WASHINGTON — Three men charged in the shooting death of a 10-year-old girl over the summer will await their next court date in jail.
The courtroom was packed Wednesday with family members of both Makiyah Wilson and the three accused gang members, who were ordered held without bond by D.C. Superior Court Judge Craig Iscoe.
Donetta Wilson tried to control her emotions but moaned with grief at seeing surveillance video of four men opening fire in July 2018 in the Clay Terrace Northeast neighborhood, spraying some 70 bullets into a crowd. It was within those seconds that a bullet pierced her daughter’s heart, killing the girl.
The prosecution asserted the three men charged — Qujuan Thomas, Gregory Taylor, and Quentin Michals — are members of a neighborhood crew called the Wellington Park gang. Homicide Sgt. Keith Batton testified to the evidence against the three during a preliminary hearing in D.C. Superior Court Wednesday.
The three allegedly planned the shooting for weeks, recruited other members to join in the attack, secured the firearms and the getaway car, according to court documents charging them with murder. The video of the shooting shows four gunmen jump out of a black Infiniti and shoot indiscriminately into a crowd.
“This is crazy. You know, not even because it’s my child. It’s just beyond,” Donetta Wilson told reporters after the hearing
Wilson’s older daughter was also wounded in the shooting but survived. “So its just crazy for it to be a sunny, you know, regular day and somebody come and shoot into a crowd. That’s just absurd,” Donetta Wilson said.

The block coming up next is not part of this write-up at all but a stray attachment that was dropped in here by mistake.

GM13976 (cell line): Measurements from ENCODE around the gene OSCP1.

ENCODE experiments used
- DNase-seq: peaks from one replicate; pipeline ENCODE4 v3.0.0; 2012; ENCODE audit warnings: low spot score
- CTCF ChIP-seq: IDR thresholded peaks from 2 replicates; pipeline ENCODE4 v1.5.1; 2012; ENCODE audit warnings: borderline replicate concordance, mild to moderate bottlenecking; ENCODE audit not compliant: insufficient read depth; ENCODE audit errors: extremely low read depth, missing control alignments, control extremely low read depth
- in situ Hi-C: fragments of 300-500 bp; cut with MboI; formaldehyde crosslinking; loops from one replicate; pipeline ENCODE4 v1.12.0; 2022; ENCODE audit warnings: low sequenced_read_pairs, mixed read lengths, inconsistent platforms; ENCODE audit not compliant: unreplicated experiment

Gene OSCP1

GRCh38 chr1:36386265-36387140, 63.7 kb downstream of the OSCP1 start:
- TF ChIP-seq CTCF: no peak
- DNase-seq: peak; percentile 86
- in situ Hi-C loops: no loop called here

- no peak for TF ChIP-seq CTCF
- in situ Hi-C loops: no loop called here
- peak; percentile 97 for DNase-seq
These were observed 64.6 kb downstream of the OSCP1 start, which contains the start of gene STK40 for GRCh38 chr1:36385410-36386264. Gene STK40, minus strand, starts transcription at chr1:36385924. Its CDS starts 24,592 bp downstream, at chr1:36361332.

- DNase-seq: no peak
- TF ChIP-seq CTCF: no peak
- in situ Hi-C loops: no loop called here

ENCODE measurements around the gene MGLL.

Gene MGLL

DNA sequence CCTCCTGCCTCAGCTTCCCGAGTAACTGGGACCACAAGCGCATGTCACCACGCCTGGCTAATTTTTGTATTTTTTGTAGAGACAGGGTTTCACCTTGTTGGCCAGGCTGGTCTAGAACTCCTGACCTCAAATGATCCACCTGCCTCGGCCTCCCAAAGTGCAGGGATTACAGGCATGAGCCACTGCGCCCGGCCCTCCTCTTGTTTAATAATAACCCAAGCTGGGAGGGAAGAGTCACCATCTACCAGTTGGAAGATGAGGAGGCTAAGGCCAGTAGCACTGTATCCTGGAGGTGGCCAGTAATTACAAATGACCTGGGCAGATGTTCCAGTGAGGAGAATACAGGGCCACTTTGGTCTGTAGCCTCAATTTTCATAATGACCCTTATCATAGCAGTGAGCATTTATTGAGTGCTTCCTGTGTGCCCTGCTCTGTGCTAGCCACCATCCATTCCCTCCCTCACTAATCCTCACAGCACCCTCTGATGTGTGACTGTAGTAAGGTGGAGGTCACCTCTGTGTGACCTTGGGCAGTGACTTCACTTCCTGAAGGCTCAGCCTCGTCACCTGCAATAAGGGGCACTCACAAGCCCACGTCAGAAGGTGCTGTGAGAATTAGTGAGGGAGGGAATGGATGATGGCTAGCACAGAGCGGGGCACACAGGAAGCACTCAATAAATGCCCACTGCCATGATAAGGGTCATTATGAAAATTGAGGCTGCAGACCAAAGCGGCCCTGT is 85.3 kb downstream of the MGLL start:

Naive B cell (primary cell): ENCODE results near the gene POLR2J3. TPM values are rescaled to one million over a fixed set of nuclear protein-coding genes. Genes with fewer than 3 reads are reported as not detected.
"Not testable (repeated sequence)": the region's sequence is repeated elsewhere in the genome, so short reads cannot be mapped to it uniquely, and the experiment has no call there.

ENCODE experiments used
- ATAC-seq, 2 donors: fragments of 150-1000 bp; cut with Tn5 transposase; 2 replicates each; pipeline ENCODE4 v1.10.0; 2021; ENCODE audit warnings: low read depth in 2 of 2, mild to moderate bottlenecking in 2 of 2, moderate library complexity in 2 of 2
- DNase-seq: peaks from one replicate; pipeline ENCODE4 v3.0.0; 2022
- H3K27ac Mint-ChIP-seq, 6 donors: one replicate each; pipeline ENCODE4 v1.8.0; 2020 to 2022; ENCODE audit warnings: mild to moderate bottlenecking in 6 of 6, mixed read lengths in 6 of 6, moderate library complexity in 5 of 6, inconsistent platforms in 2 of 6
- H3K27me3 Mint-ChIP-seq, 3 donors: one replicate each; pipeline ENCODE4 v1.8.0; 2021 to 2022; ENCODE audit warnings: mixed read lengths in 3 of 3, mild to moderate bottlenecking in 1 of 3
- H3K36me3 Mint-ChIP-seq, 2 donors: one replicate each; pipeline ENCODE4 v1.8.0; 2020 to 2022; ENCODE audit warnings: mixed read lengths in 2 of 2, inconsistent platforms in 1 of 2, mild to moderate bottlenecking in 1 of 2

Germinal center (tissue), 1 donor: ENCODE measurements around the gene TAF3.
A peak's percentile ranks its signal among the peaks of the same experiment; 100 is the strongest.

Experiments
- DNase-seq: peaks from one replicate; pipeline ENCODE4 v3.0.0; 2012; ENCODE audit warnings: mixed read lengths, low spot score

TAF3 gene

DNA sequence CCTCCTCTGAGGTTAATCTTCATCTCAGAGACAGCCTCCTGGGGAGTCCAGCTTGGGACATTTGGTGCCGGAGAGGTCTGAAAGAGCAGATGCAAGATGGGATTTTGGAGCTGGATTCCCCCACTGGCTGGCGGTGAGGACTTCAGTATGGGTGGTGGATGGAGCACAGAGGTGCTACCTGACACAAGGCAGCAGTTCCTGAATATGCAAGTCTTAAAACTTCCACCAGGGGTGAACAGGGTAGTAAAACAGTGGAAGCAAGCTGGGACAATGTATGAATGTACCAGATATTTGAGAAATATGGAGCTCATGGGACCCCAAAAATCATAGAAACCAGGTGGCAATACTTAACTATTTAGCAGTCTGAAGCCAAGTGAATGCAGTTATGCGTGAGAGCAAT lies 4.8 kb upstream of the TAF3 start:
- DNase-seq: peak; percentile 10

Three others were injured in the July 16 shooting. Police said a feud between the Wellington Park Crew and the gangs in the Clay Terrace neighborhood is what led to the deadly attack.
“It’s just hard seeing the videos and to see how excited they was to know that a baby was killed,” Donetta Wilson said of the evidence presented in court.
Instagram videos posted live on Michals’ account the night of the shooting shows the three defendants flipping off the camera and singing along to a song whose lyrics included: “Homicide — we the reason why the murder rate high.”
Defense attorneys for the three men argued their clients are not linked to the shooting by any eyewitnesses, surveillance video or forensic evidence. No DNA hits or fingerprints matched with those of any of the men charged. The guns used in the shooting were never recovered, and the lawyers argued the majority of the evidence is based on D.C. Police detectives’ interpretation of text messages and phone calls.
The judge disagreed, calling the crime “an act of extreme violence that caused the death of a young child. There is no basis for taking the action of firing into a crowd using deadly fire,” he said to the defendants. He said there is ample evidence against each man and found “substantial probable cause” they committed the crimes they’re charged with, ordering they be held without bond.
Investigators believe there are two other people involved in the shooting, however no other arrests have been made. The next court date for Thomas, Taylor and Michals is Feb. 1, 2019.